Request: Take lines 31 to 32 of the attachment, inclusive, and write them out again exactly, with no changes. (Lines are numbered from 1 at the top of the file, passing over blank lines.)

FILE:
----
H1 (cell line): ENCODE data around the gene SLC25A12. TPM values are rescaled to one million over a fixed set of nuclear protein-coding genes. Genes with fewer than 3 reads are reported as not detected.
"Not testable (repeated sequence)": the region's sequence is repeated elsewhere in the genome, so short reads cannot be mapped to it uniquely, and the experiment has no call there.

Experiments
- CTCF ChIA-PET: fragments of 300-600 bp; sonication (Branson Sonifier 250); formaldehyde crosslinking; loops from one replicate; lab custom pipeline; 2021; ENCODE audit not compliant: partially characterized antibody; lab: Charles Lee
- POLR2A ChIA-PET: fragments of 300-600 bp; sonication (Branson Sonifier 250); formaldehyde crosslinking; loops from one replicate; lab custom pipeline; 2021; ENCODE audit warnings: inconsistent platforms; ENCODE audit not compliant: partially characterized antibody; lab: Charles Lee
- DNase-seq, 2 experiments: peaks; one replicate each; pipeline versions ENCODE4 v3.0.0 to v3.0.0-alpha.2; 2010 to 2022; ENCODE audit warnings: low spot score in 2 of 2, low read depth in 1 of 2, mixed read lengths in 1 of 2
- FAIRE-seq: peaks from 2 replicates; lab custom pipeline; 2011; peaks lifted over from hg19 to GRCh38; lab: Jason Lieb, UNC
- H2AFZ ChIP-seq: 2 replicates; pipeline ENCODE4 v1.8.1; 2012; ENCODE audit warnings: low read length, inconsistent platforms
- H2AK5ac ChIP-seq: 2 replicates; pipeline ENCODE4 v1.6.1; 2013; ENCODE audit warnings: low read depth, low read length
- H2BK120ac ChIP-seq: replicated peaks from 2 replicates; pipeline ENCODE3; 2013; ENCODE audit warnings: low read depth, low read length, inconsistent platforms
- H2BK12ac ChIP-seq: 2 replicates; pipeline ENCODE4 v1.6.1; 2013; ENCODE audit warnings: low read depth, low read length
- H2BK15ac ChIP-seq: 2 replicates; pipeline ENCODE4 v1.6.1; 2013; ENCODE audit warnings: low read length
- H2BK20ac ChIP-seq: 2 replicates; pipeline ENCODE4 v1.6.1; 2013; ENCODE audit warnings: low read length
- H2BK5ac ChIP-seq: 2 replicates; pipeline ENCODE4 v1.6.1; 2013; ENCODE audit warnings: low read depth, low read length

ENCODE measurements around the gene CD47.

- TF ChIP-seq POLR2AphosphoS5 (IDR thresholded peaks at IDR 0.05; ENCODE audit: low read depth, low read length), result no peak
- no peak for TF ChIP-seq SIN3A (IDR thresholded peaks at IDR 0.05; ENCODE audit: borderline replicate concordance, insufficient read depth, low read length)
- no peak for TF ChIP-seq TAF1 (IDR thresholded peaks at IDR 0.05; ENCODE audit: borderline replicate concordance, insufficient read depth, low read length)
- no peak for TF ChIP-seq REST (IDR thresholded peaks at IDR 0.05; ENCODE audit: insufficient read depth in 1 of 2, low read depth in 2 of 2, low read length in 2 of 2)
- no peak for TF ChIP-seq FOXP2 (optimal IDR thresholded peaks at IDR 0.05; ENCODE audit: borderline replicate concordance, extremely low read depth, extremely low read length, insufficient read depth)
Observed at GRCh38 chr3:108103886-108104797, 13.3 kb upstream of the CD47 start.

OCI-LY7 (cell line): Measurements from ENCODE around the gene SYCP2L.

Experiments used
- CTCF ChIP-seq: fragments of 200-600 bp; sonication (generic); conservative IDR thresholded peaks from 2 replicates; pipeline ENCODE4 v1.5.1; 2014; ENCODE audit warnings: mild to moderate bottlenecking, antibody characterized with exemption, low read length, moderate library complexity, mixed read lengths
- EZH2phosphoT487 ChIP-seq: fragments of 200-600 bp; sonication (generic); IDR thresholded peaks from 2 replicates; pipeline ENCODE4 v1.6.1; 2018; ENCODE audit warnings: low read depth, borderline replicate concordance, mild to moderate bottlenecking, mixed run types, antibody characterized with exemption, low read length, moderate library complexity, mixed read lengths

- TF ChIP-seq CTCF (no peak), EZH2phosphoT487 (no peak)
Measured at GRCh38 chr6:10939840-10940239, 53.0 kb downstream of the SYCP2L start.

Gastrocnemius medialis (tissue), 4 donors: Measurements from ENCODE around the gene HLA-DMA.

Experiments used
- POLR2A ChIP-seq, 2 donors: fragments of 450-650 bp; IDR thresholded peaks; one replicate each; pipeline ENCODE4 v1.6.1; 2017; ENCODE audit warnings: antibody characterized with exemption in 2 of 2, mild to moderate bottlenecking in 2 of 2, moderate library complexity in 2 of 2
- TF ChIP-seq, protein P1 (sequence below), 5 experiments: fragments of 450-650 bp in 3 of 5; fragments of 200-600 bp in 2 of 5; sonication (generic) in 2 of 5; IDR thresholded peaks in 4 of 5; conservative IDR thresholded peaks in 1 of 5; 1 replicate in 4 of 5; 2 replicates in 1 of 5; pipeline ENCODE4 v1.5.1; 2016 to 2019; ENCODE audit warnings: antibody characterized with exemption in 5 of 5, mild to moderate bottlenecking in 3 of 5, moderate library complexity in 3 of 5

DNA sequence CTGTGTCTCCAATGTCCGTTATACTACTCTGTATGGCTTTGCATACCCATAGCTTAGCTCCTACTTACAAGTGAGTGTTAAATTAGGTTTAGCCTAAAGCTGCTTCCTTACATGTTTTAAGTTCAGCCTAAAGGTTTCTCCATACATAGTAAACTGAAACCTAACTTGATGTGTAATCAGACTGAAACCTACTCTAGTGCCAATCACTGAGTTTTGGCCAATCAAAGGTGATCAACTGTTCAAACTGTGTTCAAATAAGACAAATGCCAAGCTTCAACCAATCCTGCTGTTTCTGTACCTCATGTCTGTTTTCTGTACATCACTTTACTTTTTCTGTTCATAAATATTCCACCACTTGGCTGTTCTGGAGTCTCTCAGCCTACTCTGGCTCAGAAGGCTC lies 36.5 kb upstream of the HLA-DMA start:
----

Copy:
- TF ChIP-seq, protein P1 (sequence below), 5 experiments: fragments of 450-650 bp in 3 of 5; fragments of 200-600 bp in 2 of 5; sonication (generic) in 2 of 5; IDR thresholded peaks in 4 of 5; conservative IDR thresholded peaks in 1 of 5; 1 replicate in 4 of 5; 2 replicates in 1 of 5; pipeline ENCODE4 v1.5.1; 2016 to 2019; ENCODE audit warnings: antibody characterized with exemption in 5 of 5, mild to moderate bottlenecking in 3 of 5, moderate library complexity in 3 of 5

DNA sequence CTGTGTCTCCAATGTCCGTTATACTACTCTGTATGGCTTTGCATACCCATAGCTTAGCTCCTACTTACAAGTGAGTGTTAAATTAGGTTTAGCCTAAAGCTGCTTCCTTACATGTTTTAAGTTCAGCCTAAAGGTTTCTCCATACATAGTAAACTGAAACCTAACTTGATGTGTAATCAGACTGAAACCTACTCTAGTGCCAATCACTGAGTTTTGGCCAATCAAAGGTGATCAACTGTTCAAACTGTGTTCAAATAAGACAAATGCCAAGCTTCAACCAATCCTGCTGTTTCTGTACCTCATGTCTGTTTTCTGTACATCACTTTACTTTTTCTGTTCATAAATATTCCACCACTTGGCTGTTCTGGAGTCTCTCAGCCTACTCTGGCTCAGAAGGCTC lies 36.5 kb upstream of the HLA-DMA start: